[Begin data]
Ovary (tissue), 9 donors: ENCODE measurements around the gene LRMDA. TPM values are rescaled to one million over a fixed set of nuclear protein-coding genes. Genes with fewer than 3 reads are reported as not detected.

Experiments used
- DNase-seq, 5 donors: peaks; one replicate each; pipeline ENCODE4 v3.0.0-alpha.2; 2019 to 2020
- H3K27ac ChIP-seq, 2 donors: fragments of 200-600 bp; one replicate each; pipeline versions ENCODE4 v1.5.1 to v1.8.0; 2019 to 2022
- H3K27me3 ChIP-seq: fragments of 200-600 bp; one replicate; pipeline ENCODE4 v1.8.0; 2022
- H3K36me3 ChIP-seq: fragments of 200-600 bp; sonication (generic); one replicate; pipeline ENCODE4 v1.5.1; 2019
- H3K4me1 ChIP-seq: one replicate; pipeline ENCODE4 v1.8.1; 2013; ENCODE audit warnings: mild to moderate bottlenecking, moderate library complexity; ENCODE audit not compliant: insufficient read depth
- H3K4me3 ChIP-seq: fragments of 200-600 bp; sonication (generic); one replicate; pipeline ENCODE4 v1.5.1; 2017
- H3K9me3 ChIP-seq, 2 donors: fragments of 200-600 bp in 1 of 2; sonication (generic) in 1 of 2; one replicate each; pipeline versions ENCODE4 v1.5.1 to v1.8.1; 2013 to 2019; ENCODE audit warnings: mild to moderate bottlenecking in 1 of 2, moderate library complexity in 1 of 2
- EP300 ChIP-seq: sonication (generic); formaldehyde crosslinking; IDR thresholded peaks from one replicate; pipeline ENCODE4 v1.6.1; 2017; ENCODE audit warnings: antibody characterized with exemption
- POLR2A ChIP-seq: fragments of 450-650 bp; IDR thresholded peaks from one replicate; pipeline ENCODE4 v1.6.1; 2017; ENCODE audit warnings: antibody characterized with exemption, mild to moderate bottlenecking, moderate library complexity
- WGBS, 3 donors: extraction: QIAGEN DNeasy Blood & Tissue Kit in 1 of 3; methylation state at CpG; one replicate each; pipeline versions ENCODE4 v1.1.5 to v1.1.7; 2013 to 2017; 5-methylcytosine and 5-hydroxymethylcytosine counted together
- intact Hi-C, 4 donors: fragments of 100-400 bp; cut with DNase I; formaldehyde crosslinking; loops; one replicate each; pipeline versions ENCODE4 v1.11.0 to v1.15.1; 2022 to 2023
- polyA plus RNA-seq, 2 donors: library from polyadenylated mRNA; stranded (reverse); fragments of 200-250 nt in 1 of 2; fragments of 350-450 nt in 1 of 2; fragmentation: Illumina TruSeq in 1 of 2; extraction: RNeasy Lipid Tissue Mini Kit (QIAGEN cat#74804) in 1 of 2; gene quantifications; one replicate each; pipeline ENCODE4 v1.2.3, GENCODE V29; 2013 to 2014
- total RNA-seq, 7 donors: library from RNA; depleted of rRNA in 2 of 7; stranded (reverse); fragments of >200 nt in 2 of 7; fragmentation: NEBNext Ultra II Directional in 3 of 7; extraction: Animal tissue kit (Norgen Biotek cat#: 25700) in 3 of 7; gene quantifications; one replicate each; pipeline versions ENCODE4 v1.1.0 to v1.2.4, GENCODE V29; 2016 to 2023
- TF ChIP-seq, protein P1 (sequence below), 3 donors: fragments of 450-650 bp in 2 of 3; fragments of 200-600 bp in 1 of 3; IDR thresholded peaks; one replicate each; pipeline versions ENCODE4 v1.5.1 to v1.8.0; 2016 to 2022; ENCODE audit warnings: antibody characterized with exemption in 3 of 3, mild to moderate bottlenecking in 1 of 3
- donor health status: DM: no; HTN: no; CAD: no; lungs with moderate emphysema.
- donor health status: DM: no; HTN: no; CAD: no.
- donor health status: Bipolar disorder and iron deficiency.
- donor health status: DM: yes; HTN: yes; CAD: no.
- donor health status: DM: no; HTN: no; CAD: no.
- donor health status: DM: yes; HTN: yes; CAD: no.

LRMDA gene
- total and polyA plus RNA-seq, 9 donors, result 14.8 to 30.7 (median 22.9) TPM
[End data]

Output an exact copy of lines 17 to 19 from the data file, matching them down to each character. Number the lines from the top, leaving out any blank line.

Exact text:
- donor health status: DM: no; HTN: no; CAD: no; lungs with moderate emphysema.
- donor health status: DM: no; HTN: no; CAD: no.
- donor health status: Bipolar disorder and iron deficiency.